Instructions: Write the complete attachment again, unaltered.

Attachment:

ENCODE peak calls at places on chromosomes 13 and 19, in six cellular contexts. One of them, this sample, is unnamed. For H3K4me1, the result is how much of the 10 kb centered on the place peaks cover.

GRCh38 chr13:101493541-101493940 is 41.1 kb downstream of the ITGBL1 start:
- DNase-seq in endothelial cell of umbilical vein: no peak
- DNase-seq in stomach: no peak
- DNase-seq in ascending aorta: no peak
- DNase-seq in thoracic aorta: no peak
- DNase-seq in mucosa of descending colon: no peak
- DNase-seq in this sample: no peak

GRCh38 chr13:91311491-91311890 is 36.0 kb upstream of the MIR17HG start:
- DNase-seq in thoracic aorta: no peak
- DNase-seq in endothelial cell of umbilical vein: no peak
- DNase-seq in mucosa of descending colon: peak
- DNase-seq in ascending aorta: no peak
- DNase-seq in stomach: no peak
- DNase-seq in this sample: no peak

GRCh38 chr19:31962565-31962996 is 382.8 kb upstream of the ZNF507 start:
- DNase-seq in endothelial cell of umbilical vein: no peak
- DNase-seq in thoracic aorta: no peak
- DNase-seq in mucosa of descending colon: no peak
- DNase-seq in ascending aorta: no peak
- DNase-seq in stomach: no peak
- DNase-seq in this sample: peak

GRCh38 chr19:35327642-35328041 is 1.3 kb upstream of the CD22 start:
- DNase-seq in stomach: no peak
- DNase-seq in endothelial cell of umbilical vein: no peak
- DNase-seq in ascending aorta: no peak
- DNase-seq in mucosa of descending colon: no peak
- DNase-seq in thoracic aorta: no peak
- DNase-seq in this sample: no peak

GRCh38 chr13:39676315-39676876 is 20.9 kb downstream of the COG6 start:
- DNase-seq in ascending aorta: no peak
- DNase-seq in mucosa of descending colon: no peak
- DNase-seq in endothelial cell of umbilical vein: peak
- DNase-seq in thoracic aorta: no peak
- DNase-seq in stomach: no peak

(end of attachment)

ENCODE peak calls at places on chromosomes 13 and 19, in six cellular contexts. One of them, this sample, is unnamed. For H3K4me1, the result is how much of the 10 kb centered on the place peaks cover.

GRCh38 chr13:101493541-101493940 is 41.1 kb downstream of the ITGBL1 start:
- DNase-seq in endothelial cell of umbilical vein: no peak
- DNase-seq in stomach: no peak
- DNase-seq in ascending aorta: no peak
- DNase-seq in thoracic aorta: no peak
- DNase-seq in mucosa of descending colon: no peak
- DNase-seq in this sample: no peak

GRCh38 chr13:91311491-91311890 is 36.0 kb upstream of the MIR17HG start:
- DNase-seq in thoracic aorta: no peak
- DNase-seq in endothelial cell of umbilical vein: no peak
- DNase-seq in mucosa of descending colon: peak
- DNase-seq in ascending aorta: no peak
- DNase-seq in stomach: no peak
- DNase-seq in this sample: no peak

GRCh38 chr19:31962565-31962996 is 382.8 kb upstream of the ZNF507 start:
- DNase-seq in endothelial cell of umbilical vein: no peak
- DNase-seq in thoracic aorta: no peak
- DNase-seq in mucosa of descending colon: no peak
- DNase-seq in ascending aorta: no peak
- DNase-seq in stomach: no peak
- DNase-seq in this sample: peak

GRCh38 chr19:35327642-35328041 is 1.3 kb upstream of the CD22 start:
- DNase-seq in stomach: no peak
- DNase-seq in endothelial cell of umbilical vein: no peak
- DNase-seq in ascending aorta: no peak
- DNase-seq in mucosa of descending colon: no peak
- DNase-seq in thoracic aorta: no peak
- DNase-seq in this sample: no peak

GRCh38 chr13:39676315-39676876 is 20.9 kb downstream of the COG6 start:
- DNase-seq in ascending aorta: no peak
- DNase-seq in mucosa of descending colon: no peak
- DNase-seq in endothelial cell of umbilical vein: peak
- DNase-seq in thoracic aorta: no peak
- DNase-seq in stomach: no peak